Nicole S. Silvers

Nicole started her animal-related career after quitting 3 frustrating years of classroom teaching.  Toying with the idea of pursuing a veterinary career, she spent 6 months working as a Pet Nurse at a retail veterinary chain. She then realized that animal behavior was her real interest. Accredited as a dog trainer by PetSmart in 2003, she spent 3 years teaching group classes for the retail chain, then moved to another small "positive-only" training organization, and off on her own.  And so it begins...

Nicole currently lives surrounded by dogs on 40 secluded acres, just north of Fairbanks, AK. Exactly how many of the 24 resident dogs are hers and how many are her husband's depend on which one you ask, and why!  Nicole stays busy operating a small board & train facility also offering day camp. 

Some previous essays are available at http://mswhisperer.blogspot.com.  

Blog posts by Nicole S. Silvers

Training in a Nutshell

Training (from your dog's perspective):

  • What should I do? (Cue or Command)
  • How do I do that? (Elicit)
  • For how long should I keep doing it?  (Release)
  • Why should I do it? (Reward)

 

Training (from your perspective) -- The CERR Model:

"Command" - "Cue" = Prompt the dog.

"Elicit" = Coach your dog the right answer. Get him to do it!  

"Release" = Mark when he's done doing it.

"Reward" = Make it worth doing.

REPEAT.  

AND REPEAT.  

And RE-REPEAT.

 

How do you make sure the dog will do it consistently?  

Practice, practice, practice.  

 

What if he is too "out of control" or "stressed out" to respond?  

EXERCISE!!

 

But what if there are distractions?  

 

Providing contrast -- the "mistake" lure?

The technique is one for advanced handlers.  Beginning handlers, you have enough on your mind!  You'll get to this later, and all will work out just fine.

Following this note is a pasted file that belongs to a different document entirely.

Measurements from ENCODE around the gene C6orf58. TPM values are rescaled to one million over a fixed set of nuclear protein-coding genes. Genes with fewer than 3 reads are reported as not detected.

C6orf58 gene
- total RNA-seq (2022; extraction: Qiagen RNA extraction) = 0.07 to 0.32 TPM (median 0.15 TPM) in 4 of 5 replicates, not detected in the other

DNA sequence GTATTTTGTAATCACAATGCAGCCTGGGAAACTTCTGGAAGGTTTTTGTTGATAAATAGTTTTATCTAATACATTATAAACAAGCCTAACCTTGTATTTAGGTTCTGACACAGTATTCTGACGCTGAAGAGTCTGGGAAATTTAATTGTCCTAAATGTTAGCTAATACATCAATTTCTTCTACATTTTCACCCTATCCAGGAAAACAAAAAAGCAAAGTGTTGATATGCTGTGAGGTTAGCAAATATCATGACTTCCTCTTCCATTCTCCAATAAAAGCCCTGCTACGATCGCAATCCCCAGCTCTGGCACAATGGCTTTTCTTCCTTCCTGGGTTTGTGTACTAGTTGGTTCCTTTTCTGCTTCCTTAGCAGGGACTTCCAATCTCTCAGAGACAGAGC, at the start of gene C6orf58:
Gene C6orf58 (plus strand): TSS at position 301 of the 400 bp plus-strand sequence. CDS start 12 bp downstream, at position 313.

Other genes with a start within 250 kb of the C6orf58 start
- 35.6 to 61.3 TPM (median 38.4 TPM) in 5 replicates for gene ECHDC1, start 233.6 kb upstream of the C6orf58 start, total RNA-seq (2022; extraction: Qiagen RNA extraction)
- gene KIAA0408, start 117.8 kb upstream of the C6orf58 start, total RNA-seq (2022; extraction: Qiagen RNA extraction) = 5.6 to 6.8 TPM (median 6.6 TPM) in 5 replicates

Although the practice is typically associated with positive-punishment (pain)-only training, the concept is valid, even if the pain is unnecessary.  The idea is to provide contrast.  Elicit or at least deliberately provide the opportunity for the dog to give a WRONG answer, mark it with an NRM (non-reward marker), WITHHOLD reward (or, in other words "negatively punish"), then elicit the correct response and reward it.

 

What dog behaviors should I encourage?

Most owners know that they want their dogs to SIT, DOWN, STAY, COME, HEEL.  When it comes to general behaviors, owners have little idea of what behaviors they even want to encourage, let alone how to accomplish the encouragement.  By contrast, ask an owner what they are trying to stop, and there are multiple answers.  Even the most mannerly dogs' "rap sheets" tend to be read out when meeting other dog people.

As positive trainers, it is our responsibility to model the behavior we want to see in other humans.  A small step towards teaching other owners what behaviors they should want is to identify the behaviors our dogs are good at. 

What to look for

No matter how tiny a moment of these behaviors you see, if you reward them, you'll see more! 

 
Nicole S. Silvers

Is force-free training a misnomer?

An astute reader of my recent blog article, Beyond the Click, noted that I alluded to the idea that all training incorporates an element of force.  I'm not sure every learning interaction does, but many do.

What is force?

Force is the denial of access.  Force is the opposite of persuasion, free choice.  Confining, restraining, even insisting that the animal work for its daily ration of food are all acts of force.  Intentional breedings could even be considered forceful, since the animal is typically denied free choice of alternative pairings.  The leash, the muzzle, even the collar, the crate, the fence are all force tools.  For some people, physical guiding is an unacceptable level of compulsion.